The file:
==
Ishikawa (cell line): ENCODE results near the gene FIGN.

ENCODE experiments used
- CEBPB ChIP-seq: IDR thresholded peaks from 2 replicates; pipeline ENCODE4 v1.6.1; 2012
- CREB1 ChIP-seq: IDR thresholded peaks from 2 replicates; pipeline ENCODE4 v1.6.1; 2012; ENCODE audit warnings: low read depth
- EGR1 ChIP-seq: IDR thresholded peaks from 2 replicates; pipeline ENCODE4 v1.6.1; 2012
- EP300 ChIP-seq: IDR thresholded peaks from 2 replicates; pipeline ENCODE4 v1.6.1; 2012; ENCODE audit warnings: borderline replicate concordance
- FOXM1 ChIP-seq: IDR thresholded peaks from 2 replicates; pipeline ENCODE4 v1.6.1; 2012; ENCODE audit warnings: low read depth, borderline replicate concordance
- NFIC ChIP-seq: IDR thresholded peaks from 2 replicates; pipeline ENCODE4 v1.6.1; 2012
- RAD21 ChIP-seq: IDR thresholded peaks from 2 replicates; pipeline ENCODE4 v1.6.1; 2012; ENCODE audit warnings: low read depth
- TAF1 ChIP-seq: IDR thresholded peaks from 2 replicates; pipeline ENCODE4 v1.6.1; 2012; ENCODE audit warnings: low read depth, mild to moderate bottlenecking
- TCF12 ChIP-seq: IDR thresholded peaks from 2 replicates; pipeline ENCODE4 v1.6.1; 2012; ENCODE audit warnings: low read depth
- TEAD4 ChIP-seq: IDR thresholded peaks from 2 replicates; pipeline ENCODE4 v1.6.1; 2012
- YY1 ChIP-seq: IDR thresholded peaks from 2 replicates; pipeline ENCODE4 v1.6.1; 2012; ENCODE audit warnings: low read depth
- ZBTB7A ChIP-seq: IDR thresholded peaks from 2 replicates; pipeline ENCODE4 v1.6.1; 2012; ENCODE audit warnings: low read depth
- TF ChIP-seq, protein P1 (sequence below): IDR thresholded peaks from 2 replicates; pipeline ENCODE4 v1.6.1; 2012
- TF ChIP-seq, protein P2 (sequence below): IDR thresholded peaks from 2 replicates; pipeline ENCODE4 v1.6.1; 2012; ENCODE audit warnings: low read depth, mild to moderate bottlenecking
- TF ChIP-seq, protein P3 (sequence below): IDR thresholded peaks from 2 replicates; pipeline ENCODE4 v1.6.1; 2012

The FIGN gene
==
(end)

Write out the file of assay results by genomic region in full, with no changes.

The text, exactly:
Ishikawa (cell line): ENCODE results near the gene FIGN.

ENCODE experiments used
- CEBPB ChIP-seq: IDR thresholded peaks from 2 replicates; pipeline ENCODE4 v1.6.1; 2012
- CREB1 ChIP-seq: IDR thresholded peaks from 2 replicates; pipeline ENCODE4 v1.6.1; 2012; ENCODE audit warnings: low read depth
- EGR1 ChIP-seq: IDR thresholded peaks from 2 replicates; pipeline ENCODE4 v1.6.1; 2012
- EP300 ChIP-seq: IDR thresholded peaks from 2 replicates; pipeline ENCODE4 v1.6.1; 2012; ENCODE audit warnings: borderline replicate concordance
- FOXM1 ChIP-seq: IDR thresholded peaks from 2 replicates; pipeline ENCODE4 v1.6.1; 2012; ENCODE audit warnings: low read depth, borderline replicate concordance
- NFIC ChIP-seq: IDR thresholded peaks from 2 replicates; pipeline ENCODE4 v1.6.1; 2012
- RAD21 ChIP-seq: IDR thresholded peaks from 2 replicates; pipeline ENCODE4 v1.6.1; 2012; ENCODE audit warnings: low read depth
- TAF1 ChIP-seq: IDR thresholded peaks from 2 replicates; pipeline ENCODE4 v1.6.1; 2012; ENCODE audit warnings: low read depth, mild to moderate bottlenecking
- TCF12 ChIP-seq: IDR thresholded peaks from 2 replicates; pipeline ENCODE4 v1.6.1; 2012; ENCODE audit warnings: low read depth
- TEAD4 ChIP-seq: IDR thresholded peaks from 2 replicates; pipeline ENCODE4 v1.6.1; 2012
- YY1 ChIP-seq: IDR thresholded peaks from 2 replicates; pipeline ENCODE4 v1.6.1; 2012; ENCODE audit warnings: low read depth
- ZBTB7A ChIP-seq: IDR thresholded peaks from 2 replicates; pipeline ENCODE4 v1.6.1; 2012; ENCODE audit warnings: low read depth
- TF ChIP-seq, protein P1 (sequence below): IDR thresholded peaks from 2 replicates; pipeline ENCODE4 v1.6.1; 2012
- TF ChIP-seq, protein P2 (sequence below): IDR thresholded peaks from 2 replicates; pipeline ENCODE4 v1.6.1; 2012; ENCODE audit warnings: low read depth, mild to moderate bottlenecking
- TF ChIP-seq, protein P3 (sequence below): IDR thresholded peaks from 2 replicates; pipeline ENCODE4 v1.6.1; 2012

The FIGN gene